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Campus Move-in Day is a team effort

2014_08_19_SU_Movein2.jpg
Moriah Woods, a freshman field hockey player who moved onto the Shenandoah University campus on Sunday, helps move other first-year students into their residence halls. There were 300 volunteers from the campus and community helping students move into their dorms. Josette Keelor/Daily

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2014_8_19_SU_Movein1.jpg
Shenandoah University Associate Head Football Coach Brock Mccullough, from left, and players Kendall Harvey, a freshman, and Demetrius Chapman, a junior, help move first-year students into Funkhouser and Gore residence halls during Tuesday's Move-in Day. Josette Keelor/Daily

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By Josette Keelor

WINCHESTER -- College freshmen who moved into residence halls at Shenandoah University during Tuesday's Move-in Day breezed through their first big steps on campus.

Helped by about 300 volunteers, new students and their parents unpacked cars within minutes, allowing for a long line of other cars to quickly take their place alongside greetings of "welcome home."

Freshman Moriah Woods of Greencastle, Pennsylvania, arrived Sunday but joined other members from the field hockey team in assisting fellow first years as they arrived on campus.

"I had to do all this by myself, so I bet they appreciate it," she said.

The speedy morning move-in gave freshman Emily Tomimatsu of Los Angeles more time to talk with her new lacrosse coach, Lindsey Lutz, who recruited more new players than usual for the upcoming season.

Expecting 17 first-year team member, instead of the usual 10, she has "very high hopes" for this year's team and said Tomimatsu traveled the farthest to be there.

This year's freshmen class represents 26 states, the U.S. Virgin Islands and the countries of China, El Salvador, Ethiopia, Ivory Coast and Saudi Arabia, said Director of Media Relations Emily Burner. The top three represented states are Virginia, Maryland and Pennsylvania.

Campus residence halls house 918 students, but currently the school is beyond capacity, according to Rhonda VanDyke Colby, vice president for student life. An additional 14 students will be housed in the nearby Aloft hotel until space becomes available on campus.

First-year students have their choice of four residence halls: Funkhouser and Gore, Parker and Racey. Upperclassmen can apply to stay on campus at East Campus Commons, Edwards Residential Village, Romine Living Center and University Inn, or off campus at Solenberger Hall.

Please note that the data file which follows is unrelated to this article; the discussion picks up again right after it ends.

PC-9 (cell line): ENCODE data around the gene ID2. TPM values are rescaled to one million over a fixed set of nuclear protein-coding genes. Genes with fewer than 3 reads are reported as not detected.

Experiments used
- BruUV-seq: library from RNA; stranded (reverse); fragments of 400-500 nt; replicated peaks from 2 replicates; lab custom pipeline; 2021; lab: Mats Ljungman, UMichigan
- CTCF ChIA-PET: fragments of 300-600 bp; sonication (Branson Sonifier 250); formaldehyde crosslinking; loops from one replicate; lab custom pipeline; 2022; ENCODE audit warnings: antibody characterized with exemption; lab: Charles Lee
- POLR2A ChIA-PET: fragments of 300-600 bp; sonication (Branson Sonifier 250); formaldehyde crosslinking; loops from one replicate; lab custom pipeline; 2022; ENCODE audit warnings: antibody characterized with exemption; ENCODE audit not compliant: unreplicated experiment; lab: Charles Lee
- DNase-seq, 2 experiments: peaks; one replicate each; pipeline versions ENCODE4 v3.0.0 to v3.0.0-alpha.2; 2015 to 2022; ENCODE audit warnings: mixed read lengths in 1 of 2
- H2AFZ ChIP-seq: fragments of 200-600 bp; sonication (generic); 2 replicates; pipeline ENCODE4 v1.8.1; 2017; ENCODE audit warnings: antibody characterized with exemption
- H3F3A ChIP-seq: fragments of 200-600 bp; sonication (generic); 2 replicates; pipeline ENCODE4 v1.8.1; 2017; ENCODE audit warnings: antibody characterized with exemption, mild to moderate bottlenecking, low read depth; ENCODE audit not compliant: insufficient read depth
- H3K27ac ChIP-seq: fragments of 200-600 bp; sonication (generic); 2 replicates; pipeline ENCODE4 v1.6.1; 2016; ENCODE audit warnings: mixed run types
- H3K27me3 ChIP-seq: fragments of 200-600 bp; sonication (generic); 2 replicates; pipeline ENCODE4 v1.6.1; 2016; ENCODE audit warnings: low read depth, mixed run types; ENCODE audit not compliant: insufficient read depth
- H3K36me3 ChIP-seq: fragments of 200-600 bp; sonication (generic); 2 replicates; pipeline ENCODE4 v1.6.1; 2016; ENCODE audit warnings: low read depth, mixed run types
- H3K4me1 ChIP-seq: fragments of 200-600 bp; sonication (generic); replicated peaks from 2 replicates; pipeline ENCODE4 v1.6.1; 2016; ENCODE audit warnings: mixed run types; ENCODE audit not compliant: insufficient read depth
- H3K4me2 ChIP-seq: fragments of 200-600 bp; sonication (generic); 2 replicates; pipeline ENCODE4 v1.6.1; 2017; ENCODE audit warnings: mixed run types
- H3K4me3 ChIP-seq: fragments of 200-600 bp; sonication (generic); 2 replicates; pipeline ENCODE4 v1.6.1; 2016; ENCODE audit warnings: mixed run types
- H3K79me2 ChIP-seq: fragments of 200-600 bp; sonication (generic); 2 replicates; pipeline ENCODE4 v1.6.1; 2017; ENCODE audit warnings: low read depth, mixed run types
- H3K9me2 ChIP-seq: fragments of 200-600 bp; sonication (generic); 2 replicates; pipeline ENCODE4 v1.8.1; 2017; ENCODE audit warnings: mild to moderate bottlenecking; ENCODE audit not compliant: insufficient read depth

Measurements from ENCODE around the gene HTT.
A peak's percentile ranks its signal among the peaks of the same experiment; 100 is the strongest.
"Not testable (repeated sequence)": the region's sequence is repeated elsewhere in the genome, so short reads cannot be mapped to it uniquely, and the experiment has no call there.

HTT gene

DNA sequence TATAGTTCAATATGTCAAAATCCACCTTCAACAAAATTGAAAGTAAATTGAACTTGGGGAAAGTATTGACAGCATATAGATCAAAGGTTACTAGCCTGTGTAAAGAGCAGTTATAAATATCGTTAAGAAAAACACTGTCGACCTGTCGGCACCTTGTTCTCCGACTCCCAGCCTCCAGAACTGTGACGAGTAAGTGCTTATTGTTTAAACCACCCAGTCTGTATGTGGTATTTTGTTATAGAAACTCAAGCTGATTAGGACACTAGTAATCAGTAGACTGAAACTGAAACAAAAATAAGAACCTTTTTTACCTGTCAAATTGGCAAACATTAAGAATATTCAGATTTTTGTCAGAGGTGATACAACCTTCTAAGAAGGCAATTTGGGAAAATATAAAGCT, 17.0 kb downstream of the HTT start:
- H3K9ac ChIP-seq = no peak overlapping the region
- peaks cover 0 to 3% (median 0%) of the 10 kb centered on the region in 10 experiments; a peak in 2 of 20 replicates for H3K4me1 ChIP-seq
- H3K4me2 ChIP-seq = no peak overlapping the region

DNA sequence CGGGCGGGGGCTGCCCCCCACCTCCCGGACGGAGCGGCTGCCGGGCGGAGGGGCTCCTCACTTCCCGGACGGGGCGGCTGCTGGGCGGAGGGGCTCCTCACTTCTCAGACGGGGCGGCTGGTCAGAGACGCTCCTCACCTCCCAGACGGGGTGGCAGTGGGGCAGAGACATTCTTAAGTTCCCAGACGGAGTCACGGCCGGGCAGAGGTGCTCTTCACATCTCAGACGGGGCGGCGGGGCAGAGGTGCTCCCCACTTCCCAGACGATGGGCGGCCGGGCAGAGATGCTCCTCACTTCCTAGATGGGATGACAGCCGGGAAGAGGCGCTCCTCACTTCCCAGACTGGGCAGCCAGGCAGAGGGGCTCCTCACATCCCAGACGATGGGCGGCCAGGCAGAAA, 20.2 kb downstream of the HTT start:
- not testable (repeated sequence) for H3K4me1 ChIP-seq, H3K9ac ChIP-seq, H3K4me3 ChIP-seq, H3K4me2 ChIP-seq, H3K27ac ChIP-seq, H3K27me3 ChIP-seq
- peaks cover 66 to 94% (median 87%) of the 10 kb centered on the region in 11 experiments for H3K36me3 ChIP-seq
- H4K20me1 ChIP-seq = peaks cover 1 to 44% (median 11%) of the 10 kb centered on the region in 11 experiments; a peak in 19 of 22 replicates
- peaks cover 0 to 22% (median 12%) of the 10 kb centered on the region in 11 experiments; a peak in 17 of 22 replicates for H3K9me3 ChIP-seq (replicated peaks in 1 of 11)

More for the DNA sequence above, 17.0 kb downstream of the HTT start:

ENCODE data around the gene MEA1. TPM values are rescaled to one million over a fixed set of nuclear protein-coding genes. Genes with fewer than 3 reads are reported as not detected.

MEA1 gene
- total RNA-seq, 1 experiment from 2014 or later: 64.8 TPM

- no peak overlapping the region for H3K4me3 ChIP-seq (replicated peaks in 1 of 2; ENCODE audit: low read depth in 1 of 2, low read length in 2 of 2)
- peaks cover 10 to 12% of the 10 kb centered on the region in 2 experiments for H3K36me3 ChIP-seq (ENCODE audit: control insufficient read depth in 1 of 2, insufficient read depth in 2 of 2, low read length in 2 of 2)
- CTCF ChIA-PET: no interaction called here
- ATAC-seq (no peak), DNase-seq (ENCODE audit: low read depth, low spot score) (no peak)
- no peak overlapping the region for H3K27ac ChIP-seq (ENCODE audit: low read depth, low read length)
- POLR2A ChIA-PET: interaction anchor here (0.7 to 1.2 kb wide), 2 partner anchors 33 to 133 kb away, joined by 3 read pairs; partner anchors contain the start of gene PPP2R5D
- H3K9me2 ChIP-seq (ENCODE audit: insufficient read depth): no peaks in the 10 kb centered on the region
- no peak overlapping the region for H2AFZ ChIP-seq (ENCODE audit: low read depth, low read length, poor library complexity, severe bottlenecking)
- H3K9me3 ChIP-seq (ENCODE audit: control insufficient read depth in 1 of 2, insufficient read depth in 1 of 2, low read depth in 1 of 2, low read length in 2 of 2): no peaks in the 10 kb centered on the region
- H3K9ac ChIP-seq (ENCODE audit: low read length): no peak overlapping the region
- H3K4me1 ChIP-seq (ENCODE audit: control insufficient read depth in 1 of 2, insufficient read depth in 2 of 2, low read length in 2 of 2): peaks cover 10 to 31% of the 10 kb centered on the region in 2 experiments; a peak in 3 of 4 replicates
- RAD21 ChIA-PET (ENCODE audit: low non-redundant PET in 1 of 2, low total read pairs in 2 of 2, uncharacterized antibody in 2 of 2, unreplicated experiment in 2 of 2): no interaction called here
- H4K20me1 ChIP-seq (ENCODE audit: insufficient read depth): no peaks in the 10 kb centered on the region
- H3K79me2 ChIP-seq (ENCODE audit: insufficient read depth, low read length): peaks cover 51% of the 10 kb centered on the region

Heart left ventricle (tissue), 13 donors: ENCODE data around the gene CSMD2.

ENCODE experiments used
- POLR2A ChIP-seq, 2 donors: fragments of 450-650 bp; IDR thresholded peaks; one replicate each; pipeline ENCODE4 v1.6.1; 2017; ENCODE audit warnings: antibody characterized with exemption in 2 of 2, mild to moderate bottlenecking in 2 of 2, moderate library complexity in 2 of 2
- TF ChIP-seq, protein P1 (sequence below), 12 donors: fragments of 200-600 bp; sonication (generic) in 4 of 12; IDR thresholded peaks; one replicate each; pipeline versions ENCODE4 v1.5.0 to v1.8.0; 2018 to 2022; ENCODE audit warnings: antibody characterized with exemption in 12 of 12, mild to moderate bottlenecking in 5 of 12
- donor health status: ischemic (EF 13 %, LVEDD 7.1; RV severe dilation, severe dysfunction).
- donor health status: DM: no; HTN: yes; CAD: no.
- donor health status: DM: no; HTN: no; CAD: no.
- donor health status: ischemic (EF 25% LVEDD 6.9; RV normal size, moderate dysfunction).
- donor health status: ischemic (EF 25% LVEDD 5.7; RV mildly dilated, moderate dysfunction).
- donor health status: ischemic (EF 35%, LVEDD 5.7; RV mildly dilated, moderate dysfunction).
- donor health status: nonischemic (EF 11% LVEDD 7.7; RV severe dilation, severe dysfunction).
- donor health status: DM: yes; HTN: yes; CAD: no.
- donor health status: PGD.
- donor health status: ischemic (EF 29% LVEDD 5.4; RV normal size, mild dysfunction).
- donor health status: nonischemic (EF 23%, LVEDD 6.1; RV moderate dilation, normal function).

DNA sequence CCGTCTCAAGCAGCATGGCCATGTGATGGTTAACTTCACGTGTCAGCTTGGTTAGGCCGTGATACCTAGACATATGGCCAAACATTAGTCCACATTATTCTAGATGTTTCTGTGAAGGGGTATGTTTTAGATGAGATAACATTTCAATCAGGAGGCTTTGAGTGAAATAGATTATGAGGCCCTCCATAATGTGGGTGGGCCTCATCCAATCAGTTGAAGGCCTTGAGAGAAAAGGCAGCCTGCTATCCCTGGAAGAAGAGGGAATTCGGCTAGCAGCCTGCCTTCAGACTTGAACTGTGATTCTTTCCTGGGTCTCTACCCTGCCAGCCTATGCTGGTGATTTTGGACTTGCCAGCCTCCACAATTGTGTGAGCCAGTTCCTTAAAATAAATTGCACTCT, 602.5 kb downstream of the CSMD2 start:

Downtown Winchester housing is available for students 21 and older who meet community service requirements.

Colby said part of living on campus means progressing not only academically but also developmentally. For freshmen, it's learning roommate etiquette, doing their own laundry and meeting other students. Freshmen halls feature a common bathroom, and sophomore housing a bathroom shared between two rooms, which sophomores are expected to clean.

New residence hall kitchens have added to the allure of on-campus housing for juniors and seniors no longer required to live on campus. Upgrades have been made to other residence halls, too, including University Inn, a former hotel that now has a renovated lobby and first-floor corridor.

Tuesday's Move-in Day also provided administrators and staff the opportunity of testing emergency responses through the Incident Command System, a part of the campus Emergency Operations Plan that Colby said has been "quietly in place" in previous years. The planning and execution of Move-in Day provided an opportunity to use the command structure during a non-crisis event.

Colby, who was carrying a portable radio Tuesday to keep in contact with the command system while directing traffic, said students are also trained to carry out emergency responses.

"I don't know of many other colleges where every single RA [resident assistant] and RD [resident director] has a certificate in incident command systems ... from [FEMA's] National Incident Management System, so that was a huge change for us today, this year," she said.

"Once they're trained, you don't want it to just sit on the shelf," she said. It's important to "practice it in non-emergency situations, so that's what we're doing today."

For information on the school's Emergency Operations Plan, visit http://tiny.cc/5bxukx and click the link for Emergency Preparedness to open an online pdf document. Contact the university at 540-665-4500 or at http://www.su.edu.

Contact staff writer Josette Keelor at 540-465-5137 ext. 176, or jkeelor@nvdaily.com>


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